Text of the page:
UTA IQ Study Finds Millennials Spending And Traveling More To Drive A ’New Golden Era’ Of Live

ACL Music Festival 2022 Weekend 2
AIR FARE NOT INCLUDED: Atmosphere during Flume’s performance during weekend two, day two of Austin City Limits Music Festival at Zilker Park on October 15, 2022 in Austin, Texas. (Photo by Rick Kern/WireImage)

At least in the United States, live music fans appear overwhelmingly eager to attend shows as well as continue to attend virtual events, says UTA IQ, United Talent Agency’s research, data and analytics division. That’s the conclusion of a study entitled “Standing Room Only: Live Music’s Epic Resurgence,” released today.

And they’re willing to spend more, too, the study concludes. From VIP tickets to international travel, American fans have become more willing to spend more dollars on live events, inflation and post-pandemic economic jitters be damned.

UTA IQ, in collaboration with Variety VIP+, finds that one in three live music fans say concerts and music festivals have become more important to them post-pandemic, and they are attending more concerts and festivals than they did in what was a record-setting pre-COVID period.

The high demand for live experiences is predicted to continue unabated, according to the study, well beyond summer 2023. It shows U.S. consumers attending more concerts and festivals, spending more on tickets and increasingly willing to travel – not only to U.S. destinations but internationally as well – to live their best concert lives.

Among the report’s key findings is that Millennials (ages 26-41), who comprise the most avid concert and festival goers, are fueling live music’s unprecedented growth. They attend 36 percent more concerts and 32 more festivals over the last 12 months than they did before the COVID pandemic.

They also spend more on VIP experiences, with 52 percent of Millennials purchasing a VIP ticket in the last year, and 45 percent report they have become more willing to buy VIP experiences compared to pre-pandemic.

Millennials are also traveling more for live experiences, UTA IQ reports. Fifty-four percent of Millennials have flowing within the U.S. specifically for a concert festival and 46% say they have traveled internationally. Even more – 67 percent and 59 percent respectively – say they are interested in traveling in the future.

“Music lovers have ushered in a new golden era of concerts and festivals,” said Joe Kessler, head of UTA IQ. “In a world in which our lives are becoming increasingly virtual, fans are craving distinctive, in-person, communal experiences – and live music clearly is filling that need.”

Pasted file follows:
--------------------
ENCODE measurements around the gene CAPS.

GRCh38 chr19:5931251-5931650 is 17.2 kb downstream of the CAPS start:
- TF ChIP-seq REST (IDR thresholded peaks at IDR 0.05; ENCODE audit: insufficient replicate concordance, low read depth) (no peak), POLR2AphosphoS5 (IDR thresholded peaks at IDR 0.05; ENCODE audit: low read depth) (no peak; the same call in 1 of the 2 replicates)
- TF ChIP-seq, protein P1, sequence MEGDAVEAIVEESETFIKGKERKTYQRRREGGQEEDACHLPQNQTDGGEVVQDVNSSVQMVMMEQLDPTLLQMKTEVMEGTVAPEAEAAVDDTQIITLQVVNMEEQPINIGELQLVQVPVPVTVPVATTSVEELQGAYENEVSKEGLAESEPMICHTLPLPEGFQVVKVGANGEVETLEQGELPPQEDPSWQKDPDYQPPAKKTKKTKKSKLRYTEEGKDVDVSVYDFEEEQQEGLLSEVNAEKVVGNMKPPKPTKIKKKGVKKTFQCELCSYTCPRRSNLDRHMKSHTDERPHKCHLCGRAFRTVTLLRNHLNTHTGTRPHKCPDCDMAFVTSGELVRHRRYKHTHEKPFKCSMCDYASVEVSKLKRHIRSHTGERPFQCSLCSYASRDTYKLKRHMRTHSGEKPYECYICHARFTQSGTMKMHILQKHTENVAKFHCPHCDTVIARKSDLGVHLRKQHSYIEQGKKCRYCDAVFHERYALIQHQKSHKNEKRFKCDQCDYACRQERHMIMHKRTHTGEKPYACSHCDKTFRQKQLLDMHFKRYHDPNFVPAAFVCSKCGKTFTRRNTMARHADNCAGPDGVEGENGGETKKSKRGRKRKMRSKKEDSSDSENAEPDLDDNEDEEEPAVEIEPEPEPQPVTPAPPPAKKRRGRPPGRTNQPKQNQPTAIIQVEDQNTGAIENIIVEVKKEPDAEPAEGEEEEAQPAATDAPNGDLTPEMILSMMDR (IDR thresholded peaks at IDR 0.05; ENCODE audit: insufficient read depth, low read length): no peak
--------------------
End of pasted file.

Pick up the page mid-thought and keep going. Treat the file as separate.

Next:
The good news isn’t limited to Millenials: Among other observations, the study finds that 34 percent of live music fans aged 15-69 say concerts and music festivals have become more important to them post-pandemic, with 44% of Millennials feeling this way.

 Even with global inflation stoking fears that fans’ discretionary spending would result in a cutback on spending for live entertainment, UTA IQ  find that 33 percent of live attendees aged 15-69 say they “prioritize” concert and festival tickets in their budgets, as do 43 percent of Millennials.

And for some, price is no object. One in five attendees overall are willing to spend more than $500 on an individual concert ticket and, among Millennials, 31 percent are willing to do so, the study finds.

And then there’s getting to the show. Overall, two in five (39 percent) live music fans say they have flown within the U.S. to attend an event, and 58 percent of Millennial concert- or festival-goers are willing to do so. Beyond borders, 47 percent say they are interested in traveling to another country for a live event, with 30 percent having already done so.

Another data point of interest: 79 percent of live music attendees in the last 12 months say they have seen the same artist or band perform more than once, according to UTA IQ’s findings, and 44 percent of them have done so on the same tour. This behavior rises to 56 percent among Millennials.

UTA IQ’s report methodology is based on a nationally representative survey of U.S. consumers ages 15-69. Consumers who attended a concert or music festival in 2019 or in the past 12 months were classified as “live music fans” and qualified for the full survey addressing their motivations for attending, the discovery of live events, and ticket-buying habits. The data is pulled from 4,036 total respondents, including 1,500 active live music goers, according to UTA IQ.